SENA 1 Report Age: 5 years, 8 monthsYear: Kindergarten | |||||

Aspect to be developed | Where are they now? | Where to next? | Outcomes and indicators | How? | Why? |

Numeral identification | Level 2: 1-20 Can recognise most numbers from 1 to 20. 12 was recognised as 20, and 23 was recognised as 13, indicating some confusion between teens and tens. | Level 3: 1-100 Moving onto Level 3 with focus on the recognition of teens and tens, consolidating the recognition of numbers 10-20 from Level 2. | NS1.1 Counts, orders, reads and represents 2 and 3 digit numbers. Indicators: Recognises and names 2 and 3 digit numbers |
| Students need to recognise and identify numerals in order to accurately record their mathematics (Department of Education and Training, 2002, p.45), and to interpret and manipulate written mathematical problems. Understanding the difference between tens and ones, in terms of place value, will help students in using strategies other than counting by ones to solve problems (Department of Education and Training, 2002, p.153). Furthermore, without any understanding of place value, numbers above 9 will have little mathematical significance, and be no more than a symbolic representation of a verbal label. |

Forward number word sequence | Level 4: Facile (30) Can count to 30 and give number after. The student was able to identify some numbers directly after numbers greater than 30, and could count on from 96 to 100. In being unable to identify the number after 69, but able to identify numbers after 27, 46 and 80, it is likely that counting over the decade may be a problem. | Level 5: Facile (100) Counting on from numbers between 30 and 100, ensuring the ability to both count on between a range of numbers, and give the number after. Focus may be needed on counting over the decade. | NS1.1 Counts, orders, reads and represents 2 and 3 digit numbers. Indicators: Counts forward by ones from a given 2 or 3 digit number. Identifies the number after a given 2 or 3 digit number |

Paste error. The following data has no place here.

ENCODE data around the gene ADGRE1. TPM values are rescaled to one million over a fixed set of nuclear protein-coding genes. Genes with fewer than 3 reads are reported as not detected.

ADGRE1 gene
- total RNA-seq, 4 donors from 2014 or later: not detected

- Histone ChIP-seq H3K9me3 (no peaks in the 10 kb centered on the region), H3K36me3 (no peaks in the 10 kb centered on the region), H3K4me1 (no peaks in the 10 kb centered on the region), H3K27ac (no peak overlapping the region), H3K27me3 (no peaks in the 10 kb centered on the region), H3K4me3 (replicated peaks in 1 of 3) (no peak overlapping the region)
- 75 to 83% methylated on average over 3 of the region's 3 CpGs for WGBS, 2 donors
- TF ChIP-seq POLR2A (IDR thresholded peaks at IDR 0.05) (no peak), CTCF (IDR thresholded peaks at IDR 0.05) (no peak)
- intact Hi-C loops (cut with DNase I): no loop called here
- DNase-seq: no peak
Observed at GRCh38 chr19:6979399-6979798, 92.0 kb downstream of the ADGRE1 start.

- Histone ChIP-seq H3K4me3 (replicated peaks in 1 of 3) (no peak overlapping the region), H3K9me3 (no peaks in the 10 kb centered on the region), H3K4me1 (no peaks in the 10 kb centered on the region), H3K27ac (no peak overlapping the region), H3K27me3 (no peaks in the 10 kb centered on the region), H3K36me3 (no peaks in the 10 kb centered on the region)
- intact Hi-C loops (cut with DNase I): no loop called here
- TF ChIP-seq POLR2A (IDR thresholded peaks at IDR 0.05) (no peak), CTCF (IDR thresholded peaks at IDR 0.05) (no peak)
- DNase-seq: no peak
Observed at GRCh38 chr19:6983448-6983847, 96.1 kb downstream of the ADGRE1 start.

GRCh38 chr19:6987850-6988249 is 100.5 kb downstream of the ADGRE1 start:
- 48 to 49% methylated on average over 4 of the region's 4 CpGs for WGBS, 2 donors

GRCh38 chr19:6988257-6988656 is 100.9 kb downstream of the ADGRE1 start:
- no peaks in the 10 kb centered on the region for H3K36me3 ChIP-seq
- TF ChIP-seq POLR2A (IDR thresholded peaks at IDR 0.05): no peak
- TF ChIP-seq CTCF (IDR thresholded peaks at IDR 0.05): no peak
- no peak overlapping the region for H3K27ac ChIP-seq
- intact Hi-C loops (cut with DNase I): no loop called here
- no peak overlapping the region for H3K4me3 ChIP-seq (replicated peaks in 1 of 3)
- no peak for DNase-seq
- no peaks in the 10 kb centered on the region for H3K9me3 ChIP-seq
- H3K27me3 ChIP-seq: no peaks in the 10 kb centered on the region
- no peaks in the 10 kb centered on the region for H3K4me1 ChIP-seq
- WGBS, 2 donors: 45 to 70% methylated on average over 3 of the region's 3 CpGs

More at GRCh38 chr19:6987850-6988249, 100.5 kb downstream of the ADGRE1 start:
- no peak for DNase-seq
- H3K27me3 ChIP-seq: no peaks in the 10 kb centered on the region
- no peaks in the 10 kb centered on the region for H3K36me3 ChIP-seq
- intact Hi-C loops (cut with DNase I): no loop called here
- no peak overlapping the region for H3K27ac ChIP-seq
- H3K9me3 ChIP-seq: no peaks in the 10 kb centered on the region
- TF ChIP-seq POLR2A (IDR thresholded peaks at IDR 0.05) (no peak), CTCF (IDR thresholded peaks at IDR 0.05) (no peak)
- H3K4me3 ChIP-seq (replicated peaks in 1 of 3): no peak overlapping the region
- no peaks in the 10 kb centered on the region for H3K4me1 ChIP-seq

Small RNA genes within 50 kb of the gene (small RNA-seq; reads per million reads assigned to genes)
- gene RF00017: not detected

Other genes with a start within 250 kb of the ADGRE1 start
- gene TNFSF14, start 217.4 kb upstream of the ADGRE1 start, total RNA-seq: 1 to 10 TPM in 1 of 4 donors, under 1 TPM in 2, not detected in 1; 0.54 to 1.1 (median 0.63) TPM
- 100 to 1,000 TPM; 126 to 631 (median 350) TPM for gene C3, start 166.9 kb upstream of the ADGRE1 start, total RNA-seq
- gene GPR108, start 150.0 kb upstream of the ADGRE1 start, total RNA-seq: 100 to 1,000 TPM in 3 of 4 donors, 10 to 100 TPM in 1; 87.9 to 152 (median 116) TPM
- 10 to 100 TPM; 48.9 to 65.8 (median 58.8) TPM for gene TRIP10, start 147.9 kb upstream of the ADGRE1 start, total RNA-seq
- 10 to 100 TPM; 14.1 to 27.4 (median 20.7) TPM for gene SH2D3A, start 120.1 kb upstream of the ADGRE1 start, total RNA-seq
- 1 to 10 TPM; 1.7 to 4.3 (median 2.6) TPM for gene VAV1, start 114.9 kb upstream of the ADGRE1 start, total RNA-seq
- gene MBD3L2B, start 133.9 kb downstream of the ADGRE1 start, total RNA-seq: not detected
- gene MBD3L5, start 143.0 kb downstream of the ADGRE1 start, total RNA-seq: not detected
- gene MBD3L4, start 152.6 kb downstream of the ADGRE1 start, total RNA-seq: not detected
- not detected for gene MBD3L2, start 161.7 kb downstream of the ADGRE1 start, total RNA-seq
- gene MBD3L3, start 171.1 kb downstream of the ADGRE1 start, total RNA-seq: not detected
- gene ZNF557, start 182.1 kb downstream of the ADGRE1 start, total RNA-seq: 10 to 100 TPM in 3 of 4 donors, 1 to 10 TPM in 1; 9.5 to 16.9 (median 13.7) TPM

| Students need to be proficient in forward number word counting in order to move to counting-on strategies and solving addition problems (Department of Education and Training, 2002, p.31). If students are able to automatically name the number after a given number they will not have to rely on counting from one in order to solve problems (Department of Education and Training, 2002, p.99). |

Backward number word sequence | Level 3: Facile (10) Can count backward from 10 and give number before without the need to count from one. The student was able to count backward from 103 to 101, however, was not able to count backward from 23. It is assumed that this is because of the vocal emphasis on the “3” in 103, in comparison to 23, and the consequential recognition of being able to use the same counting pattern as for numbers less than 10. | Level 4: Facile (30) Counting backward from numbers up to 30. Focus should be on recognition of the same backward number sequence in the ones column, regardless of the tens. | NS1.1 Counts, orders, reads and represents 2 and 3 digit numbers. Indicators: Counts backward by ones from a given 2 or 3 digit number. Identifies the number before a given 2 or 3 digit number |
| Students need to know the correct backward counting sequence in order to count down from a number to solve subtraction problems (Department of Education and Training, 2002, p.79). If students are able to automatically name the number before a given number, they will not have to rely on counting from one. |

Subitising | Level 2: Conceptual Student is able to see the eight-dot & nine-dot domino pattern as both two groups and “as a whole”. There was not instant recognition of the above mentioned patterns. In identifying the eight-dot and nine-dot patterns the student was able to recognise two groups. However, she used her fingers to represent the dots in each group to come up with the total, indicating use of perceptual strategies. | Consolidation at the Conceptual level. Work towards instant recognition of grouped domino patterns such as the eight-dot and nine-dot pattern in questions 45 and 46. | NES1.1 Counts to 30, and orders, reads and represents numbers in the range of 0 to 20 Indicators- Can instantly recognise dot patterns greater than 6- Can see dot patterns as two groups and as a whole |